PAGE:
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OUR PROGRAM applies these theoretical methodologies around three core concepts: Social Activism, Media Literacy and Technical Skills.



We encourage students to explore their own identities by creating "identity charts" in order to better understand themselves, and their power as a collective force. Because of our partner organization, Equal Education, our students are already steeped in an activism paradigm. Together, we explore how visual representation, storytelling techniques and socially-conscious media production can help students create a wider impact with their activism.


Another pillar of our workshop is to promote media literacy. We want our students to be able to read the media landscape around them in order to become critically-conscious consumers and producers of media. We watch short- and feature-length documentaries, discuss mainstream media representations of "Africa" - some created by Africans and others created by Westerners. Students then create their own photo series about Khayelitsha. We discuss the importance of acknowledging the insider-outsider dichotomy in any relationship of representation. Together, we reach a new understanding of ourselves and each other as co-creators of media and of this workshop.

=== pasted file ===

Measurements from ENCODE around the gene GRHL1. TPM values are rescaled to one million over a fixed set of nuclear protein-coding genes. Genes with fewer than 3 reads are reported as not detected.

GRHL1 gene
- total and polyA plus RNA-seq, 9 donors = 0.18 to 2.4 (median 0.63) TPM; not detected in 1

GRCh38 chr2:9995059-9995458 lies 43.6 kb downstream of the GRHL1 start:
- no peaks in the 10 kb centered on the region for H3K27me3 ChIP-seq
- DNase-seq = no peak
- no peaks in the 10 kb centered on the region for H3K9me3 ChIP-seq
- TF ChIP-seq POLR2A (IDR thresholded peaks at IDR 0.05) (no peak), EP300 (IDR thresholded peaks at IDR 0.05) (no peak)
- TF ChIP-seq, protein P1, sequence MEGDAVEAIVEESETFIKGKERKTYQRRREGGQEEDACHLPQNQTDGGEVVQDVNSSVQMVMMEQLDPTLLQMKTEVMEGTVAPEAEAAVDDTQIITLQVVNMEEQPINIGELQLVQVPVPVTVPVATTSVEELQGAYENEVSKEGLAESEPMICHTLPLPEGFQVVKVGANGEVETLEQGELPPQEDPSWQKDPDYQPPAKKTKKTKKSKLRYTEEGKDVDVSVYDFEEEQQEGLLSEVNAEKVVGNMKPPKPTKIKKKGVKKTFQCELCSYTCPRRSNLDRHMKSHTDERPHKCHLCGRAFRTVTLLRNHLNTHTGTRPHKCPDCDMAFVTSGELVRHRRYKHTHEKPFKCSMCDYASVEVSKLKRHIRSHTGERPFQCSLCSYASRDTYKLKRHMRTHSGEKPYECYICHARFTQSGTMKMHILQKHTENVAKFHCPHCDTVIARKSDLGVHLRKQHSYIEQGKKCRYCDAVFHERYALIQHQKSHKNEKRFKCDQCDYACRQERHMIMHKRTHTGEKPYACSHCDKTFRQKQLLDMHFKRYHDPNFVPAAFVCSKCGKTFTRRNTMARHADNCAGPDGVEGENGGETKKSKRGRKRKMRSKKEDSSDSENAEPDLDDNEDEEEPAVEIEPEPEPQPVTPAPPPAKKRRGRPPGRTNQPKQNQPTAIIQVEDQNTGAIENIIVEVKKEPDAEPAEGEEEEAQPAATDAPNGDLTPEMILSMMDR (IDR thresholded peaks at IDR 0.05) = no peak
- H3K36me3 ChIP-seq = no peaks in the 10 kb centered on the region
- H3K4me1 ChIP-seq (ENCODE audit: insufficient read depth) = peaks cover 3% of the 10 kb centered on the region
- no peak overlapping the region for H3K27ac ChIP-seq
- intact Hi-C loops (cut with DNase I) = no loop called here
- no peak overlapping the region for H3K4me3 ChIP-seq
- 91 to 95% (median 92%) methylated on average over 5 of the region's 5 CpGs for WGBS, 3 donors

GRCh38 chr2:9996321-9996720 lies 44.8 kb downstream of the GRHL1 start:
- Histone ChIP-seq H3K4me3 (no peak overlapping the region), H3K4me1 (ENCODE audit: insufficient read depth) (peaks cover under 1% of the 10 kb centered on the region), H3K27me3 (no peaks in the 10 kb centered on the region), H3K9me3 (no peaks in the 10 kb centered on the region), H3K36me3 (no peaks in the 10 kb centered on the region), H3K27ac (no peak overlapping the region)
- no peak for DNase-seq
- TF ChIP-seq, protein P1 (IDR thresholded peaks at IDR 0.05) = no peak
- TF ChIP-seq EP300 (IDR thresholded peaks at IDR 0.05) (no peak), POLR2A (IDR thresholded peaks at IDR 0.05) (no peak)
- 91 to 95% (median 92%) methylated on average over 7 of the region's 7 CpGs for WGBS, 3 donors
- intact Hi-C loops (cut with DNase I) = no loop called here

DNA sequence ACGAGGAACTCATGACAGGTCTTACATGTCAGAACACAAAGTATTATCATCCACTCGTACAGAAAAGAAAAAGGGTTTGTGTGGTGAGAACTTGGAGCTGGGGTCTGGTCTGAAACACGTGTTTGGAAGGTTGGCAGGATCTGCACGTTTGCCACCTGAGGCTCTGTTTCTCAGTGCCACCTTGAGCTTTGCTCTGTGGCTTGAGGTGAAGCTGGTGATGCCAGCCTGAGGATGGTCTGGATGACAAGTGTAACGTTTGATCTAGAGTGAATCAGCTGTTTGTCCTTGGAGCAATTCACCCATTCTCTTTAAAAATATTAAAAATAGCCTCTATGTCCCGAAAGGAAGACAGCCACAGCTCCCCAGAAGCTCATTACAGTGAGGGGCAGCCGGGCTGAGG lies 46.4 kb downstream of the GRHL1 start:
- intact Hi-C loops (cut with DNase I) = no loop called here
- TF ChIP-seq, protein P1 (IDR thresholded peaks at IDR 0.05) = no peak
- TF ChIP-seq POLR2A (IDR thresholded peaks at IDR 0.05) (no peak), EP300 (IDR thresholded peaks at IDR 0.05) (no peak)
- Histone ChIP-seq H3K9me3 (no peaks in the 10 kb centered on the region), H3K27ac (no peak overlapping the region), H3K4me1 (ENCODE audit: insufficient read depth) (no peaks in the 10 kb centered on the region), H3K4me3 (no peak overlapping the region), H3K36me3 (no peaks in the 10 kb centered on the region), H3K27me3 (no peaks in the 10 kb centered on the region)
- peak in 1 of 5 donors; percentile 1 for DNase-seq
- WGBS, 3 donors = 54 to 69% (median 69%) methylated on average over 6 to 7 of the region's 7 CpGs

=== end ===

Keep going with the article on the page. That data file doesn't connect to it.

In tandem with our discussion-based workshops are skills-based lessons. We teach photography and film on Cannon  DSLR cameras, and editing on Final Cut Pro 7. We allow students to explore these skills through “free shoots” and “in the field” activities like conducting mock interviews at Look Out Hill in Khayelithsa, and creating photo essays in their community. We believe that process and product are of equal importance, and want to instill a sense of pride and profession in our students. We aim to teach professional and employable skills. 

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